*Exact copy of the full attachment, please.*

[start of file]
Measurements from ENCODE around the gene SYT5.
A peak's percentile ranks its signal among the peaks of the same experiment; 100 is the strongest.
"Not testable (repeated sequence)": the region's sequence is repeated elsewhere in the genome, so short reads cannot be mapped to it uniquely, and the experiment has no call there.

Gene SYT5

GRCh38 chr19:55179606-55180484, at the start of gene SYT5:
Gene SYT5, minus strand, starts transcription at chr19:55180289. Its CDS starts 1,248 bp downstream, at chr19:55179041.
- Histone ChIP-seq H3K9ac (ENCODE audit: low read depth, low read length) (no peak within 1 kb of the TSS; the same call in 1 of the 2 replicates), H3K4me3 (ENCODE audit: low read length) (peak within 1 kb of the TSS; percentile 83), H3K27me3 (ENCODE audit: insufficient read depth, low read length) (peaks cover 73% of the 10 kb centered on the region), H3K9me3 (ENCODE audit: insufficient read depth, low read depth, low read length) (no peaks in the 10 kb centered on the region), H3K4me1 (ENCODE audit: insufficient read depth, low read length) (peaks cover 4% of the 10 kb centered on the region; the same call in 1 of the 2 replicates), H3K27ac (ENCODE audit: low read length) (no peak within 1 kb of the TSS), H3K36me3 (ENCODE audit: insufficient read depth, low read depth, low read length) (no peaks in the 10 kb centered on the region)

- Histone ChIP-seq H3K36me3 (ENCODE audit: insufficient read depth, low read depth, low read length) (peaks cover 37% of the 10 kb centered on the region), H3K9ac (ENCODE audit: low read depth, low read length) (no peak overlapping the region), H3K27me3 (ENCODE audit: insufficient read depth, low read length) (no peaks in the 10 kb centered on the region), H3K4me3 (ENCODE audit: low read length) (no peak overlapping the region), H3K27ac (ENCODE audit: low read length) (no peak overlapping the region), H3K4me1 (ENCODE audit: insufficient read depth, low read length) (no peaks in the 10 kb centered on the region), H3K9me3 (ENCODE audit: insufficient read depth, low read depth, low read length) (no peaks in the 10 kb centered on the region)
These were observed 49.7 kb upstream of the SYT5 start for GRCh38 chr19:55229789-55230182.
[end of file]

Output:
Measurements from ENCODE around the gene SYT5.
A peak's percentile ranks its signal among the peaks of the same experiment; 100 is the strongest.
"Not testable (repeated sequence)": the region's sequence is repeated elsewhere in the genome, so short reads cannot be mapped to it uniquely, and the experiment has no call there.

Gene SYT5

GRCh38 chr19:55179606-55180484, at the start of gene SYT5:
Gene SYT5, minus strand, starts transcription at chr19:55180289. Its CDS starts 1,248 bp downstream, at chr19:55179041.
- Histone ChIP-seq H3K9ac (ENCODE audit: low read depth, low read length) (no peak within 1 kb of the TSS; the same call in 1 of the 2 replicates), H3K4me3 (ENCODE audit: low read length) (peak within 1 kb of the TSS; percentile 83), H3K27me3 (ENCODE audit: insufficient read depth, low read length) (peaks cover 73% of the 10 kb centered on the region), H3K9me3 (ENCODE audit: insufficient read depth, low read depth, low read length) (no peaks in the 10 kb centered on the region), H3K4me1 (ENCODE audit: insufficient read depth, low read length) (peaks cover 4% of the 10 kb centered on the region; the same call in 1 of the 2 replicates), H3K27ac (ENCODE audit: low read length) (no peak within 1 kb of the TSS), H3K36me3 (ENCODE audit: insufficient read depth, low read depth, low read length) (no peaks in the 10 kb centered on the region)

- Histone ChIP-seq H3K36me3 (ENCODE audit: insufficient read depth, low read depth, low read length) (peaks cover 37% of the 10 kb centered on the region), H3K9ac (ENCODE audit: low read depth, low read length) (no peak overlapping the region), H3K27me3 (ENCODE audit: insufficient read depth, low read length) (no peaks in the 10 kb centered on the region), H3K4me3 (ENCODE audit: low read length) (no peak overlapping the region), H3K27ac (ENCODE audit: low read length) (no peak overlapping the region), H3K4me1 (ENCODE audit: insufficient read depth, low read length) (no peaks in the 10 kb centered on the region), H3K9me3 (ENCODE audit: insufficient read depth, low read depth, low read length) (no peaks in the 10 kb centered on the region)
These were observed 49.7 kb upstream of the SYT5 start for GRCh38 chr19:55229789-55230182.